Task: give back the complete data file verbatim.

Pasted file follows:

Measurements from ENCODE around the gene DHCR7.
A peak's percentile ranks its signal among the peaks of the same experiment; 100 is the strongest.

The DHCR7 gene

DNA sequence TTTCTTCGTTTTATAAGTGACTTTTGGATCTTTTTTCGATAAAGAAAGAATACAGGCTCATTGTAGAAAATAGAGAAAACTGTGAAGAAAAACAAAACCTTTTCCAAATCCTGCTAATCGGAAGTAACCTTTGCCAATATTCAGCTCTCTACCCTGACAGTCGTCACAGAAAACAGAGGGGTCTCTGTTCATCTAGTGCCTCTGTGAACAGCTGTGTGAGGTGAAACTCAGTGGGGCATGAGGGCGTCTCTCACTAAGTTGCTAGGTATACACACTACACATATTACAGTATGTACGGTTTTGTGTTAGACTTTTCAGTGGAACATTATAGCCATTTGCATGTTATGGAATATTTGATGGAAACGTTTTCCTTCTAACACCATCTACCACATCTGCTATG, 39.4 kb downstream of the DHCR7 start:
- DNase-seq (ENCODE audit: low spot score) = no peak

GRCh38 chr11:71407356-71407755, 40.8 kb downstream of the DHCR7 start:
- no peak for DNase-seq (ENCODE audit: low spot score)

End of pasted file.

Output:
Measurements from ENCODE around the gene DHCR7.
A peak's percentile ranks its signal among the peaks of the same experiment; 100 is the strongest.

The DHCR7 gene

DNA sequence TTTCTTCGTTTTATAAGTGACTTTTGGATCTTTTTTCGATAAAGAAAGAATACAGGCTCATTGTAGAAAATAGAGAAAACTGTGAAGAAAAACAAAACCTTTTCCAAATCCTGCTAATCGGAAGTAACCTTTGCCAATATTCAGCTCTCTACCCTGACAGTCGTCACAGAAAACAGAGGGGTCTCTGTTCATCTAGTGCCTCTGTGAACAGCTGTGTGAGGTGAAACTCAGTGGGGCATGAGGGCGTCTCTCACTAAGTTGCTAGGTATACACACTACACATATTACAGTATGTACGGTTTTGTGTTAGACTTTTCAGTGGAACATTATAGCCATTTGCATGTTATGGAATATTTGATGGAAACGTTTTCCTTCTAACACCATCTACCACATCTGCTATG, 39.4 kb downstream of the DHCR7 start:
- DNase-seq (ENCODE audit: low spot score) = no peak

GRCh38 chr11:71407356-71407755, 40.8 kb downstream of the DHCR7 start:
- no peak for DNase-seq (ENCODE audit: low spot score)